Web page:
So my experience, coupled with that of my son got me wondering about whether it was possible to actually induce REM sleep after a brief arousal and hence lay the foundations of a lucid dream).

Then this happened...

I'd had a disturbed night as I had been woken 5 or 6 times to attend to my son and we'd also all been woken by something hitting the roof of our house (probably a clump of moss). Then it began to rain heavily, so heavily that the sound of it made its way into my dream.

In my dream I could hear rain, but not see it. Then I realised that it must have been raining in the real world and that's what I was hearing. From then on I was lucid, and probably for the longest time so far.

I suspect that I was lucid for around 5 minutes. I explored the dream world and ignored the boundaries: I walked through glass windows into people's houses, I floated onto their roofs (maybe looking for the cause of the noise that had woken us earlier?), I floated down the road, going from house to house melting my face through windows looking for something. Then I floated all the way to the top of a tall building and decided to back-flip and somersault down to the ground.

It was as I was falling to the ground that I got the feeling that I was waking up. I kicked myself for doing something so stupid as triggering a falling feeling because the rush caused me to wake. I then marked the CPAP data as described and went back to sleep.

It's times like these when I wish that I'd been recording more data. Had I have been wearing the Black Shadow and the Zeo then I could really explore the data but it isn't practical to sleep that way every night just in case something odd happens.

If I can learn to reliably induce lucid dreams then I would wear all the monitors on a night where I tried to induce lucidity; the rain invading my dream has made me consider another way of triggering a lucid dream...

I've found an excellent website that sells mp3 of natural sounds without any music or talking over the top of them.

http://www.virtualdreamer.com/

I plan to use ZeoScope to begin playing a thunderstorm when I hit REM sleep.

I'll post about how it goes soon.

Thursday
Sep272012

Wild Camping with CPAP

 

Wild Camping (also known as Dry Camping) is where you camp with a minimum of kit using what you can find around you: drinking stream water, eating plants, hunting, trapping and building shelters (think "Ray Mears" and you'll get the picture - living with nature), and it's something that I'm taking an interest in, so much so that I decided to spend a few nights "under the stars", of course my CPAP machine came with me...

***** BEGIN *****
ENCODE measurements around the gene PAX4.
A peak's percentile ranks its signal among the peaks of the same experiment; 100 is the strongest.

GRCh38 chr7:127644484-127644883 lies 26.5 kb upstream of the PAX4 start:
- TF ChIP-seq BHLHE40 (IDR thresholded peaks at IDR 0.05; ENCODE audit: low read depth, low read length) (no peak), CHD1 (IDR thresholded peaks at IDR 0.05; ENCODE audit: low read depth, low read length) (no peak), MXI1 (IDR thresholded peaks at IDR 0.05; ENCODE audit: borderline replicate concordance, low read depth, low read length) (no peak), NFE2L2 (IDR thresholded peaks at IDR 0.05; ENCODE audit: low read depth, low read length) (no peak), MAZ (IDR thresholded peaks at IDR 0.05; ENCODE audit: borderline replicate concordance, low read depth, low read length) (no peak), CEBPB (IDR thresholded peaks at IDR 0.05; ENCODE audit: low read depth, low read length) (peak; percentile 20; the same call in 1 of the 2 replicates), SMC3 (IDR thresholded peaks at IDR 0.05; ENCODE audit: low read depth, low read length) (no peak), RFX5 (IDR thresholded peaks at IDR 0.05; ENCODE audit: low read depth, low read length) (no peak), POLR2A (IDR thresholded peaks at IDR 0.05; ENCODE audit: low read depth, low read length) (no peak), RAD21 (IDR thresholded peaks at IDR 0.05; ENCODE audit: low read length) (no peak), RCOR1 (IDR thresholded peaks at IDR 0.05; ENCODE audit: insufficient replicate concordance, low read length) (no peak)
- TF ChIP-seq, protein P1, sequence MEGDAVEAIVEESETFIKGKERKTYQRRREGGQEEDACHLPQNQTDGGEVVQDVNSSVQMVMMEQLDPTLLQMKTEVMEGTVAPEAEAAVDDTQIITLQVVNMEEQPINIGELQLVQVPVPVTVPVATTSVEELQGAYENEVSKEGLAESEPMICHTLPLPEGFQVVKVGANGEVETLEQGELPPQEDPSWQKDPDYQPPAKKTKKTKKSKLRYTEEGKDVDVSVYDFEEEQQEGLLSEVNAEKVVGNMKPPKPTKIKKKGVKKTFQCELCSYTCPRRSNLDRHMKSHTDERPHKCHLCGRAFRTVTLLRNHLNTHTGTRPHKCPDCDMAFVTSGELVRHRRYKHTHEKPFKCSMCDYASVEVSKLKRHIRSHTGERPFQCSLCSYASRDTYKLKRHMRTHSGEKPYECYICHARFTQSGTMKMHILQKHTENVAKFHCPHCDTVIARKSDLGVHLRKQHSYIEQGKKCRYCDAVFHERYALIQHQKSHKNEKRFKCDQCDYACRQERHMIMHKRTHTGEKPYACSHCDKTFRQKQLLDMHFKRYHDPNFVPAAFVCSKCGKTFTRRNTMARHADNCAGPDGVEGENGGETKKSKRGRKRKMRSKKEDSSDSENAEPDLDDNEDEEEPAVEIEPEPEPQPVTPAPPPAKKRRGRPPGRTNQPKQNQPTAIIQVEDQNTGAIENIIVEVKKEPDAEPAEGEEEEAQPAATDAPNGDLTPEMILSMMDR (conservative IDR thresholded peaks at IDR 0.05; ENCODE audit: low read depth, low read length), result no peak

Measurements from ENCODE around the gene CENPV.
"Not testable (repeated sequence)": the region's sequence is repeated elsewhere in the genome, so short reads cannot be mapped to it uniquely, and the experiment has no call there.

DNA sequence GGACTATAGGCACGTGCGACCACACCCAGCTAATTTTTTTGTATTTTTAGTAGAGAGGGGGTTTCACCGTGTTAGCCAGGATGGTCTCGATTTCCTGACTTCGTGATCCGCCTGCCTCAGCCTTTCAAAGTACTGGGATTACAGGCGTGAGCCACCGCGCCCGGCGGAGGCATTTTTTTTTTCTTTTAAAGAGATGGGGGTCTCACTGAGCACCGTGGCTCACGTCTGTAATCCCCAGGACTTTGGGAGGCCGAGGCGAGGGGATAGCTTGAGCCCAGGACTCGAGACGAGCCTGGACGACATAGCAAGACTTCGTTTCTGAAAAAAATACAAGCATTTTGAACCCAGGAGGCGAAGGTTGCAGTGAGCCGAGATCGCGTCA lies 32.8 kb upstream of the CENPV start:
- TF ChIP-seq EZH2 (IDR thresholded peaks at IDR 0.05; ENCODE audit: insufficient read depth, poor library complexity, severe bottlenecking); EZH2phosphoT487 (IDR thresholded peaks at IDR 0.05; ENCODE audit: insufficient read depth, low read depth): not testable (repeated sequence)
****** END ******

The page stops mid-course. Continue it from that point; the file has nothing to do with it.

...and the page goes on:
Why did I decide to do to do this?

Well, after an overnight power cut at home I realised how dependent we were on technology and electricity for pretty much everything we do, and that made me feel pretty helpless, it's all very well having the kit to treat my sleep apnoea but it becomes useless without electricity. My computers became black mirrors, my freezer became a box full of water, the hot water wasn't hot... anyway you get the picture.

It's all well and good having spare masks and tubing for your CPAP, but it's another to not have any electricity!

Fortunately during the power cut we had a car jump-start battery pack to power my son's BiPAP, but at his prescribed pressures it only lasts little more than a night. I began wondering how we'd cope with more than a day without electricity.

Yes, I could charge the battery from the car and risk it flattening my car battery, or I could let him sleep in the car while I drove us to a relative's house that had electricity, but that didn't seem to be a complete solution.

Although it's unlikely that we'd be without power for more than a day, it's better to be safe than sorry. How much easier is it to change over to battery backup than to go on a midnight quest for electricity?

This made me wonder how I would cope with a minimum of kit in the wilderness. I'd camped before, even in a desert in the Middle East, but that was with a 4x4 crammed full of kit and I wasn't a CPAP user then, travelling light was the plan for this trip, and the CPAP and Jump-Start battery pack were going to be an awful lot of kit to drag along.

So I invested in a relatively lightweight dedicated battery and tested how long it would support my pressures at home.

The "Super CPAP Battery" sustained my Resmed S9 Autoset machine for at least 5 full nights, so I knew it would last for my short one night stay in a woodland in Wales.

The idea of Wild Camping is that you take a minimum of kit with you, and it felt like cheating to be taking something as high-tech as my CPAP along but to be honest, I really don't like being without it now, so I decided that it was coming along. It would be my Desert Island Discs Luxury Item.

To try to cure that cheating feeling I decided that if I could charge my battery before I left using Solar energy then I was still qualified to play the self-sufficiency game without cheating.

 

 

 

 

 

 

 

 

 

 

 

 

Charging either of the batteries using Solar Power was simple and relatively cheap. I used a 13W solar briefcase from Maplin Electronics.

Camping aside, being able to do this gave me a sense of security, especially considering that if we were without power for more than one night I'd need a way to charge my son's BiPAP battery pack at home.

Of course I had other options, rather than taking the CPAP along for me. I could have slept on my side, but I wasn't keen on that as I often wake up uncomfortable in the mornings after using a side-sleeping device and I wasn't sure how well that would work if I ended up sleeping in a hammock. I could have taken 5-HTP but to be honest, I liked the idea of making a campfire and sharing a couple of whiskies around it with my brother, so that would likely negate the positive effect of the 5-HTP, besides, I know that alcohol has a detrimental effect on nightly AHI and hence I'd need CPAP more than ever if I drank.